Warnings have been sounded for more than a decade that veterans were dying because of long waits for health care that were covered up by bogus record- keeping at Department of Veterans Affairs hospitals.

They came in nearly two dozen reports from the agency’s inspector general and the Government Accountability Office.

They came from congressional investigations and a constant barrage of reports from the Washington Examiner and other media.

They came in transition briefings when the Obama team moved into the White House in 2009.

They even came in a memorandum sent by a top VA official in 2010 to all medical network directors within the Veterans Health Administration.

Yet somehow this “bad news” escaped Veterans Affairs Secretary Eric Shinseki. At least that's what President Obama said Friday as he accepted the resignation of the retired four-star general, who took command of the nation's largest civilian agency in 2009.

“I think he is deeply disappointed in the fact that bad news did not get to him and that the structures weren’t in place for him to identify this problem quickly and fix it,” Obama said in announcing Shinseki’s departure.

Obama added that information about falsification of waiting lists "did not surface to the level where Rick was aware of it or we were able to see it.”

The announcement came days after the release of a damning interim report from the IG documenting widespread falsification of patient wait data at the Phoenix VA hospital.

The immediate cause of Shinseki's downfall is the revelation last month of a whistleblower's allegations that secret waiting lists were kept at the Phoenix facility to hide long delays in providing care.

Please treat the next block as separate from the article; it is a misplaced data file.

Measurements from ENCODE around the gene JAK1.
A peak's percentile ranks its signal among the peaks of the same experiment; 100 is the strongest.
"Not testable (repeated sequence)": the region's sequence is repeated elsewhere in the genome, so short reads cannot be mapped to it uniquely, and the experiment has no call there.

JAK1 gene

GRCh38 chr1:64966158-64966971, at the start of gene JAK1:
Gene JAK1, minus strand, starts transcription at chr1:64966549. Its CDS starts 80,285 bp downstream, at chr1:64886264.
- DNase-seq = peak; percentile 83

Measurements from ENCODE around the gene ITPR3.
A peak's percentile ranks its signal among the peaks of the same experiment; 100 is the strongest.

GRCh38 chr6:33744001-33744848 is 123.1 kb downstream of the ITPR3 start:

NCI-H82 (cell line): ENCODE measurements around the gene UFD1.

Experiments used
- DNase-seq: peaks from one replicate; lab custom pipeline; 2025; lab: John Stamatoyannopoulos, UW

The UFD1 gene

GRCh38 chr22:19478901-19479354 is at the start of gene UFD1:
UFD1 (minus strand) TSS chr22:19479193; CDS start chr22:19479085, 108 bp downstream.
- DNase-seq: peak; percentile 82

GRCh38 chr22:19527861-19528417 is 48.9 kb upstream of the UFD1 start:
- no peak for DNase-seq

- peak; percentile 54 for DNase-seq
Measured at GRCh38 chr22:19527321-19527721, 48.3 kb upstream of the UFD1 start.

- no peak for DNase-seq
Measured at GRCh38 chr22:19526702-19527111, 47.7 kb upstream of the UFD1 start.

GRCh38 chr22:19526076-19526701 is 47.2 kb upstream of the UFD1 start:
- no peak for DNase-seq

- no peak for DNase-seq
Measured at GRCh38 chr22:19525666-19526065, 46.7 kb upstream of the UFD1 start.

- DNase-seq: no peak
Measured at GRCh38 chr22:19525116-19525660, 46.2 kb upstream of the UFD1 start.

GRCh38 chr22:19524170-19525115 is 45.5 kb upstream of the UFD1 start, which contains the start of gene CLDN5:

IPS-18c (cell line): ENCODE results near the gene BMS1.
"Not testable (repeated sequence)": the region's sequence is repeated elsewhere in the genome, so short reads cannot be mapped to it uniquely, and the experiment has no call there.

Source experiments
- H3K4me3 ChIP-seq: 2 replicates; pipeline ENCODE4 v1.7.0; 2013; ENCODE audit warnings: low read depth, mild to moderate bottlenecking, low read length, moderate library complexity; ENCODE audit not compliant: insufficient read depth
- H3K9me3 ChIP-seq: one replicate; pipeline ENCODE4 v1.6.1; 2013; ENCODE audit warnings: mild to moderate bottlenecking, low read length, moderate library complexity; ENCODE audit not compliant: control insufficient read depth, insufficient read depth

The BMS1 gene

Rep. Jeff Miller, R-Fla., chairman of the House Veterans' Affairs Committee, disclosed the allegations at an April 9 hearing, ordered that documents be preserved and directed the inspector general to investigate. Miller said as many as 40 veterans died waiting for care.

The interim IG report released this week “confirmed that inappropriate scheduling practices are systemic throughout VHA.”

Aside from verifying the phony wait lists in Phoenix, the inspector general has expanded its investigation to 42 VA medical facilities nationwide.

An internal audit ordered by Shinseki and released Friday also found evidence of “systemic lack of integrity within some Veterans Health Administration facilities.”

Both the IG investigation and internal audit are continuing.

Yet despite the president’s lament, the bad news Shinseki missed is old news.

The inspector general has published 18 reports since 2005 documenting flaws in scheduling of medical appointments and manipulation of reported wait times to meet agency goals.

Several of those reports directly linked the delays to patient deaths.

In September 2013, the IG found six patients at the VA hospital in Columbia, S.C., died after improper delays in receiving colonoscopies.

That triggered a nationwide review by VA officials, who in April 2014 admitted 23 patients died of gastrointestinal cancers after long delays in receiving diagnostic tests at veterans' health facilities.

VA officials have not said how many preventable deaths tied to other medical conditions occurred.